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Easily made and handled carbon nanocones for scanning tunneling microscopy and electroanalysis

Sripirom, Jiyapa, Noor, Sani, Köhler, Ulrich, Schulte, Albert
Carbon 2011 v.49 no.7 pp. 2402-2412
air, carbon nanotubes, electrochemistry, gold, graphene, image analysis, insulating materials, laboratory equipment, scanning tunneling microscopy, silicon, sodium hydroxide, topography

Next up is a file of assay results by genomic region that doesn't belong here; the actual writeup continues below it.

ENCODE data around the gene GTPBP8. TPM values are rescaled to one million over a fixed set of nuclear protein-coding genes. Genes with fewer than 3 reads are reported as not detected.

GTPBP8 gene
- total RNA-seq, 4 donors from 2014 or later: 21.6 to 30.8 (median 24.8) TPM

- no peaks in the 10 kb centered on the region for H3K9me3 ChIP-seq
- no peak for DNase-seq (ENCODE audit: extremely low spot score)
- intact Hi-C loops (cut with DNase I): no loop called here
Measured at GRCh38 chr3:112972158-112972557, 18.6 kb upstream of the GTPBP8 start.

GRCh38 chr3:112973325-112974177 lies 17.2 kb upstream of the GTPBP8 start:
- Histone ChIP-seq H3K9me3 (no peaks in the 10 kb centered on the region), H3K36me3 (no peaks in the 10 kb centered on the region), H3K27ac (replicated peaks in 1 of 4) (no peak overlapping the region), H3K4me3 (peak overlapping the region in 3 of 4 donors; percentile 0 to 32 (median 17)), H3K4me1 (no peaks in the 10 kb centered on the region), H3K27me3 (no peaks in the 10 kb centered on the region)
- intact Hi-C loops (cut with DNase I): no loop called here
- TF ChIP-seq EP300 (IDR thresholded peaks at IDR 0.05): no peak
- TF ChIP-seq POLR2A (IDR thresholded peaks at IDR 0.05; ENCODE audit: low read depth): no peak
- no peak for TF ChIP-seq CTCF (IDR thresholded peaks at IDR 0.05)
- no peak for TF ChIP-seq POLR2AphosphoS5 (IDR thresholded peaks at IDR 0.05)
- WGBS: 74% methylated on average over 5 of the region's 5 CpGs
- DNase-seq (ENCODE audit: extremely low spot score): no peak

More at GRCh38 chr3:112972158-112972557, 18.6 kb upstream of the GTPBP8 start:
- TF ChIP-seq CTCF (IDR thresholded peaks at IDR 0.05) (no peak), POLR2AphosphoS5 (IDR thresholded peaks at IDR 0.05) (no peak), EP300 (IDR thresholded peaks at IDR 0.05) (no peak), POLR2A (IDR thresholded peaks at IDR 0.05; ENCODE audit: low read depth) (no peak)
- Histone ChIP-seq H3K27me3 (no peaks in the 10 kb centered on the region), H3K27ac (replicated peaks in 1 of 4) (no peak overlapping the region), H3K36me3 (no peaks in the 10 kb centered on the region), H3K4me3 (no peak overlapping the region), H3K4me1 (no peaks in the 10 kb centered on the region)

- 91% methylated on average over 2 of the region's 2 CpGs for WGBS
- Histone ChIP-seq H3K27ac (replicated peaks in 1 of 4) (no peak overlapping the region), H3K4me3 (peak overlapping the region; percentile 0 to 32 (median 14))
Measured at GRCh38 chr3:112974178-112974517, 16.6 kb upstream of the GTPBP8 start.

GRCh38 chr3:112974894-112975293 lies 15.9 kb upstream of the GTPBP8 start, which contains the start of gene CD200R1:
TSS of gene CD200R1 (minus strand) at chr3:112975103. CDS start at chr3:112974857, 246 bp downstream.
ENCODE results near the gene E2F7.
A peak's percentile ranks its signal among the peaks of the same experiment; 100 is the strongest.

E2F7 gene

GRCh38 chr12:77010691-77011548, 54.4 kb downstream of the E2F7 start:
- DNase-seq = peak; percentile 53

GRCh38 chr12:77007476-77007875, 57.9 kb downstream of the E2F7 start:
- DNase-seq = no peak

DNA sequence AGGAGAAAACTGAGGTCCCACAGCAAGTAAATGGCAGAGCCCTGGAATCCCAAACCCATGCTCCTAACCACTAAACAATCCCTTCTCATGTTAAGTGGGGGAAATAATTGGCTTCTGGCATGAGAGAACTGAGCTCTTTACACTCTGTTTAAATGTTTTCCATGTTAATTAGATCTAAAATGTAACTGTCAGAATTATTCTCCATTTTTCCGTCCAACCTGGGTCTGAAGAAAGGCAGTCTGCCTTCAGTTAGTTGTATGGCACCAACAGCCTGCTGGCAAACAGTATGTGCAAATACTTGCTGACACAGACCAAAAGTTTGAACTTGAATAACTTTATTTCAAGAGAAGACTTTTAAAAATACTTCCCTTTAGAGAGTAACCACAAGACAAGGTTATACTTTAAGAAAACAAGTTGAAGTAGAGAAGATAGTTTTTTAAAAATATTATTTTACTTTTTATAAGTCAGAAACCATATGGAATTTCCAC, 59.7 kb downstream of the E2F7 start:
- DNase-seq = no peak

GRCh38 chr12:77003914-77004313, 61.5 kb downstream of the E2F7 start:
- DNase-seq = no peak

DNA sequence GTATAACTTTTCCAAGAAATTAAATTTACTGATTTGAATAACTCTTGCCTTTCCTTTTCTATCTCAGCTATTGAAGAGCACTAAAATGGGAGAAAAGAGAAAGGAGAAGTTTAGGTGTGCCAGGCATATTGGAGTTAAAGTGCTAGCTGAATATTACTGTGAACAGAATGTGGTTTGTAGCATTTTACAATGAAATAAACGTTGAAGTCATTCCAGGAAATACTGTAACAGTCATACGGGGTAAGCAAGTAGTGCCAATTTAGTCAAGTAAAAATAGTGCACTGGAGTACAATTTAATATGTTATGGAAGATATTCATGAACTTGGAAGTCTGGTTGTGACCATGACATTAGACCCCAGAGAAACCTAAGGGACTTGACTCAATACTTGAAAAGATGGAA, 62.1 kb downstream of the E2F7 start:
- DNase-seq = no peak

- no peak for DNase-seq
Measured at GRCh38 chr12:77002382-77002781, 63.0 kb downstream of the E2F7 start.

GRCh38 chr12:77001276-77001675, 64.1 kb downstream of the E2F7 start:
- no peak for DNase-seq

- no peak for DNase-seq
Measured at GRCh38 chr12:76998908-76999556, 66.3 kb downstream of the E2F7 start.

Well-formed carbon nanocones at the ends of micrometer-diameter carbon fibers (CFs) were fashioned into functional tips for scanning tunneling microscopy (STM) and miniaturized voltammetric sensors. Sharpening of single graphite filaments was achieved by simple DC electrochemical etching in 0.1N NaOH. Operated as STM tips, pointed CFs resolved in air the contour and surface morphology of a nanoscopic Au line pattern and imaged in vacuum a Si (111) surface with clear atomic resolution. Subjecting already etched CFs to tip-sparing insulation with electrodeposited paint produced conical carbon ultramicroelectrodes (UMEs) with effective radii down to about 900nm. Comparative cyclic voltammetry trials in alkaline, neutral and acidic solutions showed that the conical carbon UME’s had a wider practical potential window for electroanalytic applications than, for instance, Pt disk UMEs. The CF-based conical sensors described here are exceptionally easy to make with simple laboratory equipment and perform well in STM topography imaging and voltammetry. The inherent simplicity of sensor production widens the field of potential users, and offers clear advantages over existing types of UMEs, in particular those based on carbon nanotubes, which are especially hard to handle in an optical microscope setting.